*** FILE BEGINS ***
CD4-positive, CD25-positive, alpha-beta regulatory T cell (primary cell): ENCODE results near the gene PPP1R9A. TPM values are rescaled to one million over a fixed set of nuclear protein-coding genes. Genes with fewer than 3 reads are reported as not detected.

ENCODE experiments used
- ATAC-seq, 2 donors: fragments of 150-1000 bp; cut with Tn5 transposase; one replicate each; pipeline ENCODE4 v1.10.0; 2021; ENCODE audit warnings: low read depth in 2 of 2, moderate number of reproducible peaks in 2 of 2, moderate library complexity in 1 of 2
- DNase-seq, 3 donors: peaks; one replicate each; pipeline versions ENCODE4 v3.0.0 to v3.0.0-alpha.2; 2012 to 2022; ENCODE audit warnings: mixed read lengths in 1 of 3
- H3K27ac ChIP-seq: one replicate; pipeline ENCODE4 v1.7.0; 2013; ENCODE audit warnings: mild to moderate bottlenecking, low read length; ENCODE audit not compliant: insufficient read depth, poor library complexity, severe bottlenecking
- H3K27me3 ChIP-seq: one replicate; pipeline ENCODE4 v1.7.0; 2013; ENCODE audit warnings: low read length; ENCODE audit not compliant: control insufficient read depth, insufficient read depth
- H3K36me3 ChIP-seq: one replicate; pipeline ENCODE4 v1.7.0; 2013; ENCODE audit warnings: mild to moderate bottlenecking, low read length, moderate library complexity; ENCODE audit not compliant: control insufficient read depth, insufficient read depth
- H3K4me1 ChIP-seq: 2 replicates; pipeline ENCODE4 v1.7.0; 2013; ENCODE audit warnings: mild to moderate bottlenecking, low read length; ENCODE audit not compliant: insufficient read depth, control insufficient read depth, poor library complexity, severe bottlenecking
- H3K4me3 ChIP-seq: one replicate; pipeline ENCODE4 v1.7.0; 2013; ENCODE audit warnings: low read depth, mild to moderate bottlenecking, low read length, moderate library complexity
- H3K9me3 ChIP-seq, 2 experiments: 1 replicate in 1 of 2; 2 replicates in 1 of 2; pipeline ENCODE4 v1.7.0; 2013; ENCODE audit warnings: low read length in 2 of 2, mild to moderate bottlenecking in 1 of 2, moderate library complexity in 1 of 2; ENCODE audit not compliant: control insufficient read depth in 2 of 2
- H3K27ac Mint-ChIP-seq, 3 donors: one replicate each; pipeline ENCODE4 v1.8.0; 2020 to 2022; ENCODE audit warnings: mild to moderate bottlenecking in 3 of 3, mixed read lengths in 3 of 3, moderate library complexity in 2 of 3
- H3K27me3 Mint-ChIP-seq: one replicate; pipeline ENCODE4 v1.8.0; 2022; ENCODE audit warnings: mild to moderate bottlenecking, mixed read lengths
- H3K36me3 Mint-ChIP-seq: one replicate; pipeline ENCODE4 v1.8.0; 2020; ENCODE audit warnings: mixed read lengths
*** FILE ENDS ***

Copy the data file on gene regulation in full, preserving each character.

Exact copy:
CD4-positive, CD25-positive, alpha-beta regulatory T cell (primary cell): ENCODE results near the gene PPP1R9A. TPM values are rescaled to one million over a fixed set of nuclear protein-coding genes. Genes with fewer than 3 reads are reported as not detected.

ENCODE experiments used
- ATAC-seq, 2 donors: fragments of 150-1000 bp; cut with Tn5 transposase; one replicate each; pipeline ENCODE4 v1.10.0; 2021; ENCODE audit warnings: low read depth in 2 of 2, moderate number of reproducible peaks in 2 of 2, moderate library complexity in 1 of 2
- DNase-seq, 3 donors: peaks; one replicate each; pipeline versions ENCODE4 v3.0.0 to v3.0.0-alpha.2; 2012 to 2022; ENCODE audit warnings: mixed read lengths in 1 of 3
- H3K27ac ChIP-seq: one replicate; pipeline ENCODE4 v1.7.0; 2013; ENCODE audit warnings: mild to moderate bottlenecking, low read length; ENCODE audit not compliant: insufficient read depth, poor library complexity, severe bottlenecking
- H3K27me3 ChIP-seq: one replicate; pipeline ENCODE4 v1.7.0; 2013; ENCODE audit warnings: low read length; ENCODE audit not compliant: control insufficient read depth, insufficient read depth
- H3K36me3 ChIP-seq: one replicate; pipeline ENCODE4 v1.7.0; 2013; ENCODE audit warnings: mild to moderate bottlenecking, low read length, moderate library complexity; ENCODE audit not compliant: control insufficient read depth, insufficient read depth
- H3K4me1 ChIP-seq: 2 replicates; pipeline ENCODE4 v1.7.0; 2013; ENCODE audit warnings: mild to moderate bottlenecking, low read length; ENCODE audit not compliant: insufficient read depth, control insufficient read depth, poor library complexity, severe bottlenecking
- H3K4me3 ChIP-seq: one replicate; pipeline ENCODE4 v1.7.0; 2013; ENCODE audit warnings: low read depth, mild to moderate bottlenecking, low read length, moderate library complexity
- H3K9me3 ChIP-seq, 2 experiments: 1 replicate in 1 of 2; 2 replicates in 1 of 2; pipeline ENCODE4 v1.7.0; 2013; ENCODE audit warnings: low read length in 2 of 2, mild to moderate bottlenecking in 1 of 2, moderate library complexity in 1 of 2; ENCODE audit not compliant: control insufficient read depth in 2 of 2
- H3K27ac Mint-ChIP-seq, 3 donors: one replicate each; pipeline ENCODE4 v1.8.0; 2020 to 2022; ENCODE audit warnings: mild to moderate bottlenecking in 3 of 3, mixed read lengths in 3 of 3, moderate library complexity in 2 of 3
- H3K27me3 Mint-ChIP-seq: one replicate; pipeline ENCODE4 v1.8.0; 2022; ENCODE audit warnings: mild to moderate bottlenecking, mixed read lengths
- H3K36me3 Mint-ChIP-seq: one replicate; pipeline ENCODE4 v1.8.0; 2020; ENCODE audit warnings: mixed read lengths